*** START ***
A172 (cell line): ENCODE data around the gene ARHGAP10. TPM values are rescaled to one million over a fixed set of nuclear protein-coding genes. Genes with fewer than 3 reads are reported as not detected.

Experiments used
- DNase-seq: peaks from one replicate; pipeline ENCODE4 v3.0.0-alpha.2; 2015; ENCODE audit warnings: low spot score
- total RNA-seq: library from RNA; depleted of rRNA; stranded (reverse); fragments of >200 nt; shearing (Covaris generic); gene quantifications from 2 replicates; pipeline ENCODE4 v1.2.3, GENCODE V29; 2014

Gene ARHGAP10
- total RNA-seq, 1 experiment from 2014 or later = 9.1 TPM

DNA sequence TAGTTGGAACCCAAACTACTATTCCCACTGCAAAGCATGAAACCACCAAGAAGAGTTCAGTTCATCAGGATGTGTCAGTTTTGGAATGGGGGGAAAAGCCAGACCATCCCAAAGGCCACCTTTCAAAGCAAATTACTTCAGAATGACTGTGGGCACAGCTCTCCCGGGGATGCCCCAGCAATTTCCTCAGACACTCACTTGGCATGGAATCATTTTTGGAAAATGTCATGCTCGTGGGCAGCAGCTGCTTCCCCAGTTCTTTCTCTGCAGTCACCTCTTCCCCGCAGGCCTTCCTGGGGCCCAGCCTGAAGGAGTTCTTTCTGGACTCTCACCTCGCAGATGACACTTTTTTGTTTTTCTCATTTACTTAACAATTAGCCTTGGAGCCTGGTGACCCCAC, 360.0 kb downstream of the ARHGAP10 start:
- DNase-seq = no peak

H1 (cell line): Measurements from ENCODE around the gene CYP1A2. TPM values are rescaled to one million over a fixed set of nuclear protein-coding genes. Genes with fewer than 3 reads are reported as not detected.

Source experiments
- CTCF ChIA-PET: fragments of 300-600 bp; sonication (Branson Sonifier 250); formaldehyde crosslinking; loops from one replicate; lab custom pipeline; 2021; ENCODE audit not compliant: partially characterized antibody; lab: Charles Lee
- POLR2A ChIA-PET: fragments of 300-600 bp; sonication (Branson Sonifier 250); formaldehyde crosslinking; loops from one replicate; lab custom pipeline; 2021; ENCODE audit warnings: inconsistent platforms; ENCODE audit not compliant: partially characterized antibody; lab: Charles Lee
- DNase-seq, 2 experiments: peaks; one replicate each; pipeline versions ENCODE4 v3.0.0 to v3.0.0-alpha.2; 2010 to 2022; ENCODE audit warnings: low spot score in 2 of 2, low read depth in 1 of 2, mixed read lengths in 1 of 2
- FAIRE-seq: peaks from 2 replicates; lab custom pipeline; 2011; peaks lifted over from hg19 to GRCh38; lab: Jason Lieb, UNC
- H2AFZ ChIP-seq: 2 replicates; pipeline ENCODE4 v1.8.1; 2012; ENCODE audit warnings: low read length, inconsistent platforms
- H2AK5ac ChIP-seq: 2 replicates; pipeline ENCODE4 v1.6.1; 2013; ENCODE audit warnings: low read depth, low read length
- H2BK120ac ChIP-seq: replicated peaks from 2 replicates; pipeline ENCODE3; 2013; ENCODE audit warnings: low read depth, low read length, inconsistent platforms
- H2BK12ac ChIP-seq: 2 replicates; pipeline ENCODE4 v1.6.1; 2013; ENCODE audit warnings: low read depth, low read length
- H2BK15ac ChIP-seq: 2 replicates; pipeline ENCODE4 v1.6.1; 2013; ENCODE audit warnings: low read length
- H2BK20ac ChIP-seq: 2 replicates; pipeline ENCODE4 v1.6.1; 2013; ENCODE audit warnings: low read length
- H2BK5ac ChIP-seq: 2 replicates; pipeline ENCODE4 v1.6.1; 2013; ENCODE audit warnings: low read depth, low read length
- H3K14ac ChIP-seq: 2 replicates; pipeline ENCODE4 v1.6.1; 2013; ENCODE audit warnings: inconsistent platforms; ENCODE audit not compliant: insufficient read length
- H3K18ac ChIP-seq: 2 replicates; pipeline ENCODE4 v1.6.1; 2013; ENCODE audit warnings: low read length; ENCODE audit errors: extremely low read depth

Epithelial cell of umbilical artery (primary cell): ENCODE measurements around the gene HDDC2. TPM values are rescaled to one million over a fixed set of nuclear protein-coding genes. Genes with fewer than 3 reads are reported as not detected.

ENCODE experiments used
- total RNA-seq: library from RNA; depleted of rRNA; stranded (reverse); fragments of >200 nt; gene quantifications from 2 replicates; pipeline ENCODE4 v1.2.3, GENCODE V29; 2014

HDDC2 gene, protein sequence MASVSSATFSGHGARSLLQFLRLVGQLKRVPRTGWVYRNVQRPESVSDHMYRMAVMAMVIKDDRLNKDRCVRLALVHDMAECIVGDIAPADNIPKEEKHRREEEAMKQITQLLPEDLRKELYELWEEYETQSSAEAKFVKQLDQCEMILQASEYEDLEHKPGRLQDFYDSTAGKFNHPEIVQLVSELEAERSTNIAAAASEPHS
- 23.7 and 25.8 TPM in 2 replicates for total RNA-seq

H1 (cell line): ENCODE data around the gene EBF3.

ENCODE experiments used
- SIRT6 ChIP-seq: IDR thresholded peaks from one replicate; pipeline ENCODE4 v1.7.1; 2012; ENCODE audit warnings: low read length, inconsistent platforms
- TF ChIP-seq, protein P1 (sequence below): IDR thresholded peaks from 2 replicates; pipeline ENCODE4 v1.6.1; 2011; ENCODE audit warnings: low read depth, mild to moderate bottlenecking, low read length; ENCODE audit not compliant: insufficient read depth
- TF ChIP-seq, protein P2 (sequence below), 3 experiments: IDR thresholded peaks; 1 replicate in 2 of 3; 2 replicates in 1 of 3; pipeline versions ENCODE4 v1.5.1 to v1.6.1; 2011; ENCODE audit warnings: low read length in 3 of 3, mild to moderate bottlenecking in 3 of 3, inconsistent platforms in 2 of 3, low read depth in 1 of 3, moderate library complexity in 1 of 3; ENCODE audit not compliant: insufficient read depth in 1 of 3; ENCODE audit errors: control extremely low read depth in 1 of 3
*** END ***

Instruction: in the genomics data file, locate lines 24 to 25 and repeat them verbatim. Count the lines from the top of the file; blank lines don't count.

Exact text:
Epithelial cell of umbilical artery (primary cell): ENCODE measurements around the gene HDDC2. TPM values are rescaled to one million over a fixed set of nuclear protein-coding genes. Genes with fewer than 3 reads are reported as not detected.

ENCODE experiments used